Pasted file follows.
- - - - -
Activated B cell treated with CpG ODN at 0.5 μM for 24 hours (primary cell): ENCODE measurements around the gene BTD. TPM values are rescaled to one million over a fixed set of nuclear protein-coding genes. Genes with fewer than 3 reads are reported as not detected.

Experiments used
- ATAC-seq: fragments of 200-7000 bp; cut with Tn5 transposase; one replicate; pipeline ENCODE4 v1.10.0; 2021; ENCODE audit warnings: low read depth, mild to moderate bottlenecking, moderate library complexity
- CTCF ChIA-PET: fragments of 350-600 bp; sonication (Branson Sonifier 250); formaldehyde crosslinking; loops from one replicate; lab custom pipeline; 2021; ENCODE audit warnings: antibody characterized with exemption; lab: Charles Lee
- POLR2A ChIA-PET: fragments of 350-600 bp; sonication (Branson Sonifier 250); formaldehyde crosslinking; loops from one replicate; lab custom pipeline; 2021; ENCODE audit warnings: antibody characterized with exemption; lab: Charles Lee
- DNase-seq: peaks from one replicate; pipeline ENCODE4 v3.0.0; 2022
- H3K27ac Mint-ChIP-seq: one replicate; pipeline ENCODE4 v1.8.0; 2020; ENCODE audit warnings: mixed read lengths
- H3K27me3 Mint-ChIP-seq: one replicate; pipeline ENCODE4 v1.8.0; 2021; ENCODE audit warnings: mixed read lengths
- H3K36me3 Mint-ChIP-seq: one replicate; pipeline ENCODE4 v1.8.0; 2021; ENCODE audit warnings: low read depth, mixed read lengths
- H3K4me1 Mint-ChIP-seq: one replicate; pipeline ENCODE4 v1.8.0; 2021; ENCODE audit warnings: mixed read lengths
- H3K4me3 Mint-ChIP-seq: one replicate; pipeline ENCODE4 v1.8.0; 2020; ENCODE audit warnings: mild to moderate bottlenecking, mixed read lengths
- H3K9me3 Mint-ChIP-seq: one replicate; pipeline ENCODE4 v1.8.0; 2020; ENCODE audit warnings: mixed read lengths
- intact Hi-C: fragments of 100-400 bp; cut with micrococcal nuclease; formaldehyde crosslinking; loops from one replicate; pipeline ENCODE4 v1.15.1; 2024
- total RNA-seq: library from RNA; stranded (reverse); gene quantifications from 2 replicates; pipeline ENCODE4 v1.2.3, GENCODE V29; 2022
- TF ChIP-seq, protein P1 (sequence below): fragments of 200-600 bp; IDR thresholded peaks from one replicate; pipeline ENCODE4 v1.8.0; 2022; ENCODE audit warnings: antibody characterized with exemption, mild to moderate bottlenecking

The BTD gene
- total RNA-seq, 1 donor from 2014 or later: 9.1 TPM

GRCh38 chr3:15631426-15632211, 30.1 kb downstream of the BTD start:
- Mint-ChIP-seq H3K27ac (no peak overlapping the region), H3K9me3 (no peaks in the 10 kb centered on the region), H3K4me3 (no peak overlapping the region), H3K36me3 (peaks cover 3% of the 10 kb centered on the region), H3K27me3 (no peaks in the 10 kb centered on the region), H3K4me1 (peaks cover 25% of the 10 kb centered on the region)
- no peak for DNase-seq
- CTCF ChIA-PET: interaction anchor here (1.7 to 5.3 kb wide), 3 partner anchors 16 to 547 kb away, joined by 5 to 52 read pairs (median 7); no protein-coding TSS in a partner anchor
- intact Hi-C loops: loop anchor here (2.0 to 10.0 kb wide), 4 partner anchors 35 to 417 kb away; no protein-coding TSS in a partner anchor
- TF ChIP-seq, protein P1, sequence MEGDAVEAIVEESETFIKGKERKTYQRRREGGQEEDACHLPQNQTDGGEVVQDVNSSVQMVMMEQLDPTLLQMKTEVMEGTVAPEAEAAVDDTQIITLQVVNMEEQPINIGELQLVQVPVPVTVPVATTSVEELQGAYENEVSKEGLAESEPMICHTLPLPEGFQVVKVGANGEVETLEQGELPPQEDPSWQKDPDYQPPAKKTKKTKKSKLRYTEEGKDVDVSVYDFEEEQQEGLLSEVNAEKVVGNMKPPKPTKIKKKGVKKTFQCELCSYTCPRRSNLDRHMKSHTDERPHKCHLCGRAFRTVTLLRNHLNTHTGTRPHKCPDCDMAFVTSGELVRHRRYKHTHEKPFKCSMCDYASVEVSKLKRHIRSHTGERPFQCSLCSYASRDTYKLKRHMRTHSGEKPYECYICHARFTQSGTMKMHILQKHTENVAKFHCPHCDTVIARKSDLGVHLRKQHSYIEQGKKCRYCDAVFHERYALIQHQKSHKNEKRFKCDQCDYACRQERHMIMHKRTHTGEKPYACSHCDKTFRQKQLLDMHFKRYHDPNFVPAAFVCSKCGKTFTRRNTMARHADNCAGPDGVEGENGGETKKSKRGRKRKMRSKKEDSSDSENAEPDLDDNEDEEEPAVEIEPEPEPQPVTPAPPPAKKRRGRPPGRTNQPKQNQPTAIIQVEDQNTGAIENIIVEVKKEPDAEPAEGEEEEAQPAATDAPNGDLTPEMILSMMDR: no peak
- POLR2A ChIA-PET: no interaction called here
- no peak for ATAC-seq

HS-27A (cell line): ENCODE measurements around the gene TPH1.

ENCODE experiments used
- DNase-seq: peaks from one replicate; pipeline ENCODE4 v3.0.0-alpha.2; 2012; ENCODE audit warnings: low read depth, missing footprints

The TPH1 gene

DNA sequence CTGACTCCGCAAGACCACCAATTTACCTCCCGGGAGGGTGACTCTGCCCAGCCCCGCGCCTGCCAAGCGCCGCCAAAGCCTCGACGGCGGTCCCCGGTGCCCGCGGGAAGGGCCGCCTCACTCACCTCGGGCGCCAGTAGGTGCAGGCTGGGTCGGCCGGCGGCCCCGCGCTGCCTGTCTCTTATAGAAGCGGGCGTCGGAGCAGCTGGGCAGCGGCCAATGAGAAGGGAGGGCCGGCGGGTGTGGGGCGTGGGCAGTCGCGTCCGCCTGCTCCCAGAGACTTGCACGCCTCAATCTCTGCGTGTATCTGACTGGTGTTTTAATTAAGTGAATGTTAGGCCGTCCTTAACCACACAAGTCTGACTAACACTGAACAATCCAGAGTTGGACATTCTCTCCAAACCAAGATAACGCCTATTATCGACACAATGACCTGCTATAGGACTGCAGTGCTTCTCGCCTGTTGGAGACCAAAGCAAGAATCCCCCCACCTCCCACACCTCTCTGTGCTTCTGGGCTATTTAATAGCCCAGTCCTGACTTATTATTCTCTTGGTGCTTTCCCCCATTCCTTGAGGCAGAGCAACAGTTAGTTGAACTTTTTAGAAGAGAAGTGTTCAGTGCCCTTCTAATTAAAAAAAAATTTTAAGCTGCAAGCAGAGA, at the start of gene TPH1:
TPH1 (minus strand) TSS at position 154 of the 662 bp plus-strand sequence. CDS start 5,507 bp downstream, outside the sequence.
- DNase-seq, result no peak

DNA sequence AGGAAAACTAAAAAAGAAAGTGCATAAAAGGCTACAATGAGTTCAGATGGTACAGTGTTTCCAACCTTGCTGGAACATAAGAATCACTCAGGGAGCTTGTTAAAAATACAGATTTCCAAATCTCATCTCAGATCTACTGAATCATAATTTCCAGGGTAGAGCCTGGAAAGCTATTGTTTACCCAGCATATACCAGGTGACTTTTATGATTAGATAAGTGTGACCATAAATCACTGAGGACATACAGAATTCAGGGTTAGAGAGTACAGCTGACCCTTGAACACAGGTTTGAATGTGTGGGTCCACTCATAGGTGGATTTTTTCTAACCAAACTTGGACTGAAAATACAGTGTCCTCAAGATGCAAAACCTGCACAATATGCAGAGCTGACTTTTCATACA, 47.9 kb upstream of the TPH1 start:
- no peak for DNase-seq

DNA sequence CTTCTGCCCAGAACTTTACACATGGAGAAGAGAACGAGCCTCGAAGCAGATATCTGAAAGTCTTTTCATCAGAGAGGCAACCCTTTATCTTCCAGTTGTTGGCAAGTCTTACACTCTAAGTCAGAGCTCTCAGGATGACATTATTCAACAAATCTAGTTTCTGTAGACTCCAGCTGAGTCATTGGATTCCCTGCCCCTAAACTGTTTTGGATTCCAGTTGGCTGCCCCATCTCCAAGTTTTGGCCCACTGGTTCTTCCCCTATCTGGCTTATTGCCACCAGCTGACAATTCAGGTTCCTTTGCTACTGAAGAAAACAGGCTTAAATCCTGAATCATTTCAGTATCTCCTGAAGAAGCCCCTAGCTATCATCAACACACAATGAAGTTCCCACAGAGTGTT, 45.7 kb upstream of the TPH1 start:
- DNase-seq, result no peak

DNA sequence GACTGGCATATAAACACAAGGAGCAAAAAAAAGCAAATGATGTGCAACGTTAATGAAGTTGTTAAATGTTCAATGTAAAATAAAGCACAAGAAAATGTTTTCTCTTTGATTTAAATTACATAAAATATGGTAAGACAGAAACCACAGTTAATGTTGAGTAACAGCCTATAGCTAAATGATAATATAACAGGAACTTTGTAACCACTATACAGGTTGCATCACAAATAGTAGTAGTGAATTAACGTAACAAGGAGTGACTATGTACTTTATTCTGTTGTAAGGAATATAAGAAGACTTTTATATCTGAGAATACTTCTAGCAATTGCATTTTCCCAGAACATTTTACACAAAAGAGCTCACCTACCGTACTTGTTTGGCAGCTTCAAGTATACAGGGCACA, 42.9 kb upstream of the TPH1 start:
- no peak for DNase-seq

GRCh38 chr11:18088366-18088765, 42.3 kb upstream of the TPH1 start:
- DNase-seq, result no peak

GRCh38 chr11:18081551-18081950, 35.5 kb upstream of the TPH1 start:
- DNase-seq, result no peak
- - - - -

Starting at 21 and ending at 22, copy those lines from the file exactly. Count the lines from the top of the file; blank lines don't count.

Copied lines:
- CTCF ChIA-PET: interaction anchor here (1.7 to 5.3 kb wide), 3 partner anchors 16 to 547 kb away, joined by 5 to 52 read pairs (median 7); no protein-coding TSS in a partner anchor
- intact Hi-C loops: loop anchor here (2.0 to 10.0 kb wide), 4 partner anchors 35 to 417 kb away; no protein-coding TSS in a partner anchor